Monday, September 03, 2007

'Lights' is one beautiful, perfect spiral touchdown

OK, here's the deal. The best show you're not watching was renewed for a second season by the skin of its teeth.

I can't say too much. I didn't watch it either. Gave up after the second or third episode, not because it wasn't good, but because I've been weary of getting hooked on a weekly episodic TV series since I left a ball game early years ago to watch the final episode of "Dallas."

But this is 2007 and that means TV shows, even bad ones, get released on DVD. When I saw they were selling Season One of this series for a whopping $19.99, it was a no brainer.

And let me tell you something, "Friday Night Lights" is one fine hour of television.

Don't be fooled. It's not about football.

Oh, it is in a superficial way, in that the centerpiece of the series is the Dillon (Texas) Panthers, the big stud AAAAA football school. We see game footage. We rise and fall with the team's fortunes. We learn a little about sweeps, dives and fakes.

But at it's core, "Friday Night Lights" is something else. It's about life, middle-class, Southern small town life, but life nevertheless. It's about growing up, and trying to survive those god-awful, wonderful teenage years.

If you live anywhere in middle America, in one of those smaller towns where football is king and nothing else much matters, you'll recognize this show as something you might have lived through. If you don't, stick around anyway. Otherwise, you'll miss some of the very best television you've seen in years.

What struck me first about "Lights" is it feels familiar. Puts me in mind of Big Red Football on long ago Friday nights. (Well, other than the fact that the Panthers are a much better team, save those magical years of '86 and '96.)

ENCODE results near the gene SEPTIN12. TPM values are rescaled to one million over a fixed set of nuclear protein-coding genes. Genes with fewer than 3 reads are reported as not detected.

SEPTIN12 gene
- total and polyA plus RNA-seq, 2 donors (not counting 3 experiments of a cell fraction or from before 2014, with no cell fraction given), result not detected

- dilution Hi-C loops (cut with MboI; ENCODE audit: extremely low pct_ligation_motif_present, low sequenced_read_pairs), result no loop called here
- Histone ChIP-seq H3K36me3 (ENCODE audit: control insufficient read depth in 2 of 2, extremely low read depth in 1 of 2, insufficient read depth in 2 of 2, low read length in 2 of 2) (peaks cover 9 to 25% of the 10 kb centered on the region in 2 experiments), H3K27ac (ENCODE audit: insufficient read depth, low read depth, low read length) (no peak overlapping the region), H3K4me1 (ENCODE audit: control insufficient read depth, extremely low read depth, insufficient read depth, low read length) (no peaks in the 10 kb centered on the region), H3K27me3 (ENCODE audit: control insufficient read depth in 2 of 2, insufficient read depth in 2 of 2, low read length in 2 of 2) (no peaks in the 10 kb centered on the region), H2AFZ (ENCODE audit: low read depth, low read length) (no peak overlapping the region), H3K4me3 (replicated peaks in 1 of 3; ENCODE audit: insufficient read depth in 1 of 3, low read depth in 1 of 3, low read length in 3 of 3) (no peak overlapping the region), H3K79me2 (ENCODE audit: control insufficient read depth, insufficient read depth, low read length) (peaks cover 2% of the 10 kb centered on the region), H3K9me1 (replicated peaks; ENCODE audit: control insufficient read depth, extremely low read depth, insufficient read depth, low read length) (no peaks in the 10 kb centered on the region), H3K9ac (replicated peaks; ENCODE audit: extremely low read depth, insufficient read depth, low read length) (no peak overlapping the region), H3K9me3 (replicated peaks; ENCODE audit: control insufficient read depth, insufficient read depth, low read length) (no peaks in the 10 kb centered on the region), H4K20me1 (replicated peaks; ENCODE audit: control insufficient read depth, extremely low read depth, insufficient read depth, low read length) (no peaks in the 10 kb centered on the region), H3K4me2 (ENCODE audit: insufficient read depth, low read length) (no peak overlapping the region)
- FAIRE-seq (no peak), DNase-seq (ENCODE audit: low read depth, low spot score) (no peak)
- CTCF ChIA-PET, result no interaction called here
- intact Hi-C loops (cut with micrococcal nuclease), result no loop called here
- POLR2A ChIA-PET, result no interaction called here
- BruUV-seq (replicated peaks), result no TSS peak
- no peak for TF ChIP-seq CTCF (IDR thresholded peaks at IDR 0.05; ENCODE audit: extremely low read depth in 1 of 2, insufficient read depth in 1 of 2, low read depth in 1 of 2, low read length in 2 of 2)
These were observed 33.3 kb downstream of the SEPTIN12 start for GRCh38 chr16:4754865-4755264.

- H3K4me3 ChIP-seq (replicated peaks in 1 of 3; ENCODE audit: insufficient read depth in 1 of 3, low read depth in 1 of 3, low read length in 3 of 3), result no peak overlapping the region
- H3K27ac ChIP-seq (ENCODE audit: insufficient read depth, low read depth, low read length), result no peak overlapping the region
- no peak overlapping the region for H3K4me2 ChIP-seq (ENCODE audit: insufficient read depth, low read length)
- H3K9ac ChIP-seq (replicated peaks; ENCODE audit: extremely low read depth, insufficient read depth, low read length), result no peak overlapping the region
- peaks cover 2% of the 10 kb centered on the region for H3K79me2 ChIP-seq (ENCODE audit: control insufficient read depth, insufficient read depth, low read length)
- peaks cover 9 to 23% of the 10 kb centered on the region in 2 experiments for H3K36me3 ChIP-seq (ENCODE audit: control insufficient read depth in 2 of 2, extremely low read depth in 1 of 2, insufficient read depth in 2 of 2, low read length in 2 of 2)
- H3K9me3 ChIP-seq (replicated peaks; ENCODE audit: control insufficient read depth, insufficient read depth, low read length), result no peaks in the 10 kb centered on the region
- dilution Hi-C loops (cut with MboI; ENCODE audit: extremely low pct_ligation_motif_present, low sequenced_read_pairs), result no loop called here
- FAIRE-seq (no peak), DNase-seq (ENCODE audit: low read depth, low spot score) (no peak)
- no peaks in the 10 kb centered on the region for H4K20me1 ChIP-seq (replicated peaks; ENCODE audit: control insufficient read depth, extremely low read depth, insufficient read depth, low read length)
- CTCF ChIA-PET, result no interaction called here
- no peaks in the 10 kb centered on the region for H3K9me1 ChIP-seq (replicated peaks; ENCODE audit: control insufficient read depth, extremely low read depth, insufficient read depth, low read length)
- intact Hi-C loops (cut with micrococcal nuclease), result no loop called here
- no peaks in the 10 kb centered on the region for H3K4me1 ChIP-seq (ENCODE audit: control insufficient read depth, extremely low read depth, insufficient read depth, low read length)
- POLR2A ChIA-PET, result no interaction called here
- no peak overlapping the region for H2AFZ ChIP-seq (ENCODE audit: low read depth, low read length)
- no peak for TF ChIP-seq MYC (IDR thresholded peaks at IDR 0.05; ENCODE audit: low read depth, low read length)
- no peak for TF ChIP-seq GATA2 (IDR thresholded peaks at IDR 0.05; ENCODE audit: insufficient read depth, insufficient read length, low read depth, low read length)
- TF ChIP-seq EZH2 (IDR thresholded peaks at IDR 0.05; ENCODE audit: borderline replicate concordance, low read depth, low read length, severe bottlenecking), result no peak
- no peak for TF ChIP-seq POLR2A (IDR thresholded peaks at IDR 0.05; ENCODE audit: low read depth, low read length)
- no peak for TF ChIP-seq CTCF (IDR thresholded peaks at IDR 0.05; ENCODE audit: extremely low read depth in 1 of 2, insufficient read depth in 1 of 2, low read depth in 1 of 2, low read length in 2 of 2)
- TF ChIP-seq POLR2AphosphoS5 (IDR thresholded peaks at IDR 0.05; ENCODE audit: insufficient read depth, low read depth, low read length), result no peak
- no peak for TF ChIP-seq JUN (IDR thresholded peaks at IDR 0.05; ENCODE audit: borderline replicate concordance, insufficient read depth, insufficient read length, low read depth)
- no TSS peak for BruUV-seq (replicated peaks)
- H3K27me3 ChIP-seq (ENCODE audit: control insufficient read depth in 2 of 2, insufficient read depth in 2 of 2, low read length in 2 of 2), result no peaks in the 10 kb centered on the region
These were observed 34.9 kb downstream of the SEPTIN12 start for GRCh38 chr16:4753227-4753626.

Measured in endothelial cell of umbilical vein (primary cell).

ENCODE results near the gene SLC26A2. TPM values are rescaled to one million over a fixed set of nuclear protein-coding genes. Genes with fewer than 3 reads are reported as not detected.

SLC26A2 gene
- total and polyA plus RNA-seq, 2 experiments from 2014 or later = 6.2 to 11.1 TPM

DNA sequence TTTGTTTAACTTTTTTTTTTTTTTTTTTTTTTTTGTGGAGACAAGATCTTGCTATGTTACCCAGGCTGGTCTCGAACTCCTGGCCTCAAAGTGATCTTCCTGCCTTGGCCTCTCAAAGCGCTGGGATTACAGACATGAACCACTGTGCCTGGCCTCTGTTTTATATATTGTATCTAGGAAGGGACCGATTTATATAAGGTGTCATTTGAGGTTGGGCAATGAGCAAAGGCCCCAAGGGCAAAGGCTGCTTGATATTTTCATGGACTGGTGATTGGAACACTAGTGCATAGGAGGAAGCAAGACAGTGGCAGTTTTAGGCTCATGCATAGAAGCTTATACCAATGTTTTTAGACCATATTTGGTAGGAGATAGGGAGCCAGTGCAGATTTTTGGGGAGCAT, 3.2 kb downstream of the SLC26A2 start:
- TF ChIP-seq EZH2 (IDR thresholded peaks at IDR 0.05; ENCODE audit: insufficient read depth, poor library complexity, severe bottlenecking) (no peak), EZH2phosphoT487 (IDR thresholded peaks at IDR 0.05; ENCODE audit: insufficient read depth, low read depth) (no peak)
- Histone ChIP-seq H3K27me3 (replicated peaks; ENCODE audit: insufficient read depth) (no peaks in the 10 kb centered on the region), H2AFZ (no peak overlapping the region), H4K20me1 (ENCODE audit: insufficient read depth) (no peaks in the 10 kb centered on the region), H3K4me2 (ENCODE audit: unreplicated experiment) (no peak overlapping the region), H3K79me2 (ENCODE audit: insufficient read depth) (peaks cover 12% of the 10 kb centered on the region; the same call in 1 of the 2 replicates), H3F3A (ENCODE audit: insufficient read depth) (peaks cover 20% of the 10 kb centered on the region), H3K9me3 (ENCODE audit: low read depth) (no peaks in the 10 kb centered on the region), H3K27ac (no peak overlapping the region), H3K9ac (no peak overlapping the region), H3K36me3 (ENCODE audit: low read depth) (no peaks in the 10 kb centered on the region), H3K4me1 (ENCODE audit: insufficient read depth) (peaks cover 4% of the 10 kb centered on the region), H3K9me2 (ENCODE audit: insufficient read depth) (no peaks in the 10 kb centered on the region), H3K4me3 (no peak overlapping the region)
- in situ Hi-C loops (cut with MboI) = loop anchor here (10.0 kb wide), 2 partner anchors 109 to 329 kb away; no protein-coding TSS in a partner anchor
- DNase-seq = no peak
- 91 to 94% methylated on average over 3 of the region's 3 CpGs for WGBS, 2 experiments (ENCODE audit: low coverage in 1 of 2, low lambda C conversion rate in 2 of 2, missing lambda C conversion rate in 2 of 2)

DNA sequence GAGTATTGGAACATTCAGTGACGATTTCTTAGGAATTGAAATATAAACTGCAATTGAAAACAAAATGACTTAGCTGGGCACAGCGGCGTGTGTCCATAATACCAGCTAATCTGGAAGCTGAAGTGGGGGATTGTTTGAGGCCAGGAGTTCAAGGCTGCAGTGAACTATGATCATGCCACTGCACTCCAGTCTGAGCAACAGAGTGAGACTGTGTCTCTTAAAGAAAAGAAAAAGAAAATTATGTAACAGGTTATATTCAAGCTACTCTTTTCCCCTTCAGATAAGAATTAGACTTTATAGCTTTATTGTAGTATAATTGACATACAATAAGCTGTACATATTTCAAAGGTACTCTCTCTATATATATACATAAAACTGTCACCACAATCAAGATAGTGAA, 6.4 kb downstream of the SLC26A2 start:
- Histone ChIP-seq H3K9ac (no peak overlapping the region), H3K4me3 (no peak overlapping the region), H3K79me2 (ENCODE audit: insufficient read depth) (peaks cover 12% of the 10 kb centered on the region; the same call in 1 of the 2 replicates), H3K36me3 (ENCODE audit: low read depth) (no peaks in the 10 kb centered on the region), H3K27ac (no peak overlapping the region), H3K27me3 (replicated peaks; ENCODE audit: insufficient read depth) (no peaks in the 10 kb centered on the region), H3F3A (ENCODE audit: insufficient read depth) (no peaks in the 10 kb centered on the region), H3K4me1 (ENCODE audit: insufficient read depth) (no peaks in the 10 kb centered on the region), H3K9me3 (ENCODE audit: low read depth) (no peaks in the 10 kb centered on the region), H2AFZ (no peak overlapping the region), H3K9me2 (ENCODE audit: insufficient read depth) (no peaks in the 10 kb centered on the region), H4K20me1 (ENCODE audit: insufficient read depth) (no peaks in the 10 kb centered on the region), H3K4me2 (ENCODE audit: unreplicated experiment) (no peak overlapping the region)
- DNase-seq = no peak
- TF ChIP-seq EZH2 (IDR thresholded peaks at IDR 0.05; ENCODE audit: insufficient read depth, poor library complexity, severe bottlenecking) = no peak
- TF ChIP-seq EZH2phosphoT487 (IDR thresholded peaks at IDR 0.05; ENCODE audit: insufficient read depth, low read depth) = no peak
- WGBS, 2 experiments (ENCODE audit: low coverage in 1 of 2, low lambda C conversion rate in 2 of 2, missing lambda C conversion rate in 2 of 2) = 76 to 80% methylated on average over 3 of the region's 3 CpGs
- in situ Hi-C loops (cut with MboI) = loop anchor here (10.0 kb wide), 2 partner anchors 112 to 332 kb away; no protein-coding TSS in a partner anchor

But the petty high school dramas, the small town hypocricy, the belief that everything is do or die when you're 16 --- yeah, I've been there before. Hell, I'm still there, if only (thank God) as an observer.

And what's cool is the show is somewhat idealistic, which suits my worldview just fine.

Coach Eric Taylor (Kyle Chandler) is the type of guy I hope to be. Not that I'm planning to become a football coach. That's not what I mean.

But he's decent, he's honest, tries to do the right thing and acts like a man in the best sense of what that word used to mean. He deals with the chaos around him --- unrealistic expectations, meddling boosters, even a lawsuit --- all while loving his wife and his daughter and juggling the impossible act of preparing teenagers to unite toward a common goal and maybe, just maybe, make something of themselves one day.

The show's young actors are quite superb. They feel like people you grew up with, kids who live down the street. The writing is consistently good. Amid the action on the gridiron, which believe it or not takes up precious little of the show's 42 minutes, the weekly adventures of the Dillon Panthers teach us a little about life and a lot about who we are as Americans, for better or worse.

Those lofty goals aside, it's also a darn entertaining series. I've nearly completed the first season in less than a week. I can't wait for the big season premiere Oct. 5 on NBC.

It's much better than the 2004 Peter Berg film of the same name. And the only reason I'm not prepared to say it's better than Buzz Bissinger's 1990 book is because Buzz is one hell of a good writer -- and he told a real whopper of a heartbreaking story.

But, I'm telling ya, you'll love this. Do yourself a favor and fork out an Andrew Jackson for the DVD. Heck, it even comes with a money back guarantee if you aren't hooked.

You will be, I promise. And the best part? You don't even have to love football to enjoy this fine little family drama.

And tune in or TiVO the show this fall. Network TV doesn't get it right much anymore.

This time, though, they've scored one beautiful, perfect spiral Hail Mary of a touchdown.

"Friday Night Lights Season One" is now available on DVD. The program airs Fridays on NBC.


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